The male bluebreast darter has bright red spots on each side, red fins and a blue breast. The female has brown spots on her sides, brown fins and a white to light blue breast. The back is green to gray while the belly is white to light green. The second dorsal, caudal and anal fins have a black edge. There is a dark teardrop shape under the eye. This species can attain a maximum length of about three and one-fourth inches.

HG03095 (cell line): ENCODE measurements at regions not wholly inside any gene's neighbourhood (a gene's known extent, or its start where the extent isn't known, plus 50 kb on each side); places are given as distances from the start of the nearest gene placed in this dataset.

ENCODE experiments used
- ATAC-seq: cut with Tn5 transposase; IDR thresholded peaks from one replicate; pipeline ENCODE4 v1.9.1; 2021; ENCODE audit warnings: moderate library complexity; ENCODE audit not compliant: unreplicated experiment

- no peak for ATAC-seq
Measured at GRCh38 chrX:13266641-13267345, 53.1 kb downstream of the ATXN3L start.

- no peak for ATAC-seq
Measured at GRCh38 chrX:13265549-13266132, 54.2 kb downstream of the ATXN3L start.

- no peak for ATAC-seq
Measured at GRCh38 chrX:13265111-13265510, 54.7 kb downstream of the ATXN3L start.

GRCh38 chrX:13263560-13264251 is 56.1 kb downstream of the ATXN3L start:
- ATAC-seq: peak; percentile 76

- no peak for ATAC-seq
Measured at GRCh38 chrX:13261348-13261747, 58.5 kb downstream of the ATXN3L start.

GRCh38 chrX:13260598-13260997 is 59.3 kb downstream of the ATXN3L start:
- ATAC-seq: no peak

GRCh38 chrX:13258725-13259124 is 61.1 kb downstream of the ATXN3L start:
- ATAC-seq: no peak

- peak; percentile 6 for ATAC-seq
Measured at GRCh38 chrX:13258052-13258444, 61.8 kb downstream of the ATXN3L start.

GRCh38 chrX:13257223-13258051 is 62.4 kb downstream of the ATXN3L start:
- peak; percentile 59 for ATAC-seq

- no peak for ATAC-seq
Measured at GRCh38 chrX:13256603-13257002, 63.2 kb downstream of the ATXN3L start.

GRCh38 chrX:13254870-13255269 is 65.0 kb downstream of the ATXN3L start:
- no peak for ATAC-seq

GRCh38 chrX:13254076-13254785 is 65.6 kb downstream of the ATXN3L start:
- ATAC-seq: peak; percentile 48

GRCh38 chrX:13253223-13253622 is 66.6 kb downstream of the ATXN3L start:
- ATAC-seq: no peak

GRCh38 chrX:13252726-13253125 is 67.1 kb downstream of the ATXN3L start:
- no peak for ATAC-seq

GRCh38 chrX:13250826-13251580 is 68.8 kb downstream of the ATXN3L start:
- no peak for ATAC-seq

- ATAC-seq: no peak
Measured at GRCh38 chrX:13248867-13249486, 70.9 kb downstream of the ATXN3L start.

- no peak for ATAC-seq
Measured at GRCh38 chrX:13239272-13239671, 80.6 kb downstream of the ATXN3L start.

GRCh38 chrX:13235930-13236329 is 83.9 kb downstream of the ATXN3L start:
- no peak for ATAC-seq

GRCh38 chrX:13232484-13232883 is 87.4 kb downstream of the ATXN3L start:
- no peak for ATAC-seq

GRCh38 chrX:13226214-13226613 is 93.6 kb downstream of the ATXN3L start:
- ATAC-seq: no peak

Adults of this species live near large boulders in fast riffles of clear streams at a depth between four and 11 inches. Young are found in the same sections of the streams but near smaller rocks in shallower water. This species feeds on small crustaceans and insects. The bluebreast darter is on the western edge of its range in Illinois, where it lives in the Middle Fork of the Vermilion River and in the Salt Fork of the Vermilion River. This river system is one of the best aquatic ecosystems in the state, but it has declined in quality mainly due to agricultural and urban runoff, and its fish populations are reduced in size as well. The bluebreast darter is listed as endangered in Illinois.